Sixth-graders pushing for a state flag that honors Native Americans
Re “In flap over state’s flag, Cambridge wants change” (Metro, June 12): We are sixth-graders just finishing our year at Fort River Elementary School in Amherst, where, nearly 20 years ago, a class of second-graders advocated for changing the Mass. Pike’s old logo, which depicted a Pilgrim hat with an arrow shot through it. Our class is working to change the Massachusetts state flag to a design that is inclusive of Native Americans and less violent, and we welcome the recent efforts of the Cambridge City Council.
The current flag features an arm holding a sword over the head of a Native American, along with other disturbing details. Legislation under consideration in the State House would move toward establishing a new state flag.
Massachusetts is a peaceful state, and the Commonwealth’s current flag is not allowing us to put our best foot forward. The 400th anniversary of the landing of the Mayflower is coming in 2020, and we want this flag change to reflect our history by honoring Native Americans. As a class, we are working on building a coalition, recruiting other students from around the state, and educating the public. We hope that with their help, this change can be made.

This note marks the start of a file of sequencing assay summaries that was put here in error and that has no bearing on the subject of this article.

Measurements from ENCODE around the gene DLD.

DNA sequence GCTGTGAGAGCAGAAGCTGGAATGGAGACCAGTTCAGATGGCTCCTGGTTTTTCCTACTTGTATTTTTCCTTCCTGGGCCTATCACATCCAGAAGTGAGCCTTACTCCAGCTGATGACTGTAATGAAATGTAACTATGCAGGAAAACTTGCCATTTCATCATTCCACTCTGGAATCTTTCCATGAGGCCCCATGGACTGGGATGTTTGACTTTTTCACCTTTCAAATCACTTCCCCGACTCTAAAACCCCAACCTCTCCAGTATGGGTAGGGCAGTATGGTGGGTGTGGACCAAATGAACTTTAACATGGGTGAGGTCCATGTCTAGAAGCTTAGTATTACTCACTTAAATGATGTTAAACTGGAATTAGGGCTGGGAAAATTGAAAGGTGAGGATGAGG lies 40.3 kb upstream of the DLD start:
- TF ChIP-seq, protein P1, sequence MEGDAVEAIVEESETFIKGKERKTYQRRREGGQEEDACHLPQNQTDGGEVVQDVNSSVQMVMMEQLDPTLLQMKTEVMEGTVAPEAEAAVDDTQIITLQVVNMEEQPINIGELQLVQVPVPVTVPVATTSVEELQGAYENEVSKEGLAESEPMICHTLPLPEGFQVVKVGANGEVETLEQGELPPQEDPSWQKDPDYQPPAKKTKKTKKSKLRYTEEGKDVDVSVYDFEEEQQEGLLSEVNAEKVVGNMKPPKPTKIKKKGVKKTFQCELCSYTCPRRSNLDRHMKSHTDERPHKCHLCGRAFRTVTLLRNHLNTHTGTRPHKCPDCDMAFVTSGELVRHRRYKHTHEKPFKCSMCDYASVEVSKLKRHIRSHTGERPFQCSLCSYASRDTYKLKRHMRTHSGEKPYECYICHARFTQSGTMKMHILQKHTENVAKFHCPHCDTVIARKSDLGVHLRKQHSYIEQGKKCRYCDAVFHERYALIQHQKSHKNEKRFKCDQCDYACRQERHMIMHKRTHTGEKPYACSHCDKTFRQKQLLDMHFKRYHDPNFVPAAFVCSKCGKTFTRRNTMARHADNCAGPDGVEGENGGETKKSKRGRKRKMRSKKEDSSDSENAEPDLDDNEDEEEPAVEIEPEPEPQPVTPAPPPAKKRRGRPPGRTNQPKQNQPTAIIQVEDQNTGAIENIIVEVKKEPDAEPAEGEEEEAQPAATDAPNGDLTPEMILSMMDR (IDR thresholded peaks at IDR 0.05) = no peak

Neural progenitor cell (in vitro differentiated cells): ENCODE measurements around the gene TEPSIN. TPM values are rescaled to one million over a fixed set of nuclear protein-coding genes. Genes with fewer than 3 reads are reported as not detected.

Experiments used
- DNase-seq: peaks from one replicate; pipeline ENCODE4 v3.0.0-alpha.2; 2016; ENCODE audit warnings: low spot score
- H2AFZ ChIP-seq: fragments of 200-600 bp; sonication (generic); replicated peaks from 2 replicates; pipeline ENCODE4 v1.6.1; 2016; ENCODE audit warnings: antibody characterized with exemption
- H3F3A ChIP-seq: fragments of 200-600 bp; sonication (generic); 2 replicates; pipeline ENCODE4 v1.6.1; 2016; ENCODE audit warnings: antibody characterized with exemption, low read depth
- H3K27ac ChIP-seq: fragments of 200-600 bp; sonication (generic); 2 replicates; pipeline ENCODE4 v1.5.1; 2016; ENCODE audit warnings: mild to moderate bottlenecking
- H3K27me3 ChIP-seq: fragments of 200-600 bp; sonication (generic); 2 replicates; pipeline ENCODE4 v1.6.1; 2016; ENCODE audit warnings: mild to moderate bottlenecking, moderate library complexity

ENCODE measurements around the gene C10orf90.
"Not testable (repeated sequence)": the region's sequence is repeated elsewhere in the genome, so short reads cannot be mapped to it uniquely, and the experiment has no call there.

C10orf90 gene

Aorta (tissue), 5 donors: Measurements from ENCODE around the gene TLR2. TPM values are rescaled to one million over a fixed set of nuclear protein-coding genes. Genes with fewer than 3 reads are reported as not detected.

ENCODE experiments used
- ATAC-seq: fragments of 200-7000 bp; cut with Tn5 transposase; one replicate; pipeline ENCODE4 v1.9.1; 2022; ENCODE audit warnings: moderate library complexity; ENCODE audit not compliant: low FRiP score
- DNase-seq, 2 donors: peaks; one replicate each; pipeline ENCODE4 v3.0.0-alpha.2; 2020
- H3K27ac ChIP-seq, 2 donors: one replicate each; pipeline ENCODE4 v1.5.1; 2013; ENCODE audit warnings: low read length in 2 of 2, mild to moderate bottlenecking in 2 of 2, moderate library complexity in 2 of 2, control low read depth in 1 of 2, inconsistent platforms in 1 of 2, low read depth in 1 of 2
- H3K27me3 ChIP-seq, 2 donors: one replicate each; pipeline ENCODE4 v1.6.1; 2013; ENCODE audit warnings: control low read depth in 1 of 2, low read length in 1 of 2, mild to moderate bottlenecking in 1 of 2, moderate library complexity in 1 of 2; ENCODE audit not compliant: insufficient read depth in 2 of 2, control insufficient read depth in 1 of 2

Controversy over flag’s imagery is misguided
Re “In flap over state’s flag, Cambridge wants change”: As a Cambridge resident of 46 years, I think this effort by the Cambridge City Council is just ridiculous. It displays a complete ignorance of vexillology and heraldry.
The crest on top of the state’s flag, with the arm brandishing a sword, has nothing to do with the shield, bearing the image of a Native American chief with bow and arrow. People who see the sword coming down on the Native American just have a fervid imagination. In fact, they could just as well view the sword as being raised in revenge by the very same Native American. (If you look carefully, you will see that the blade of the sword points upward.) The truth is that the two, as is the case with crests over shields, are unrelated.
Pasquale G. Tato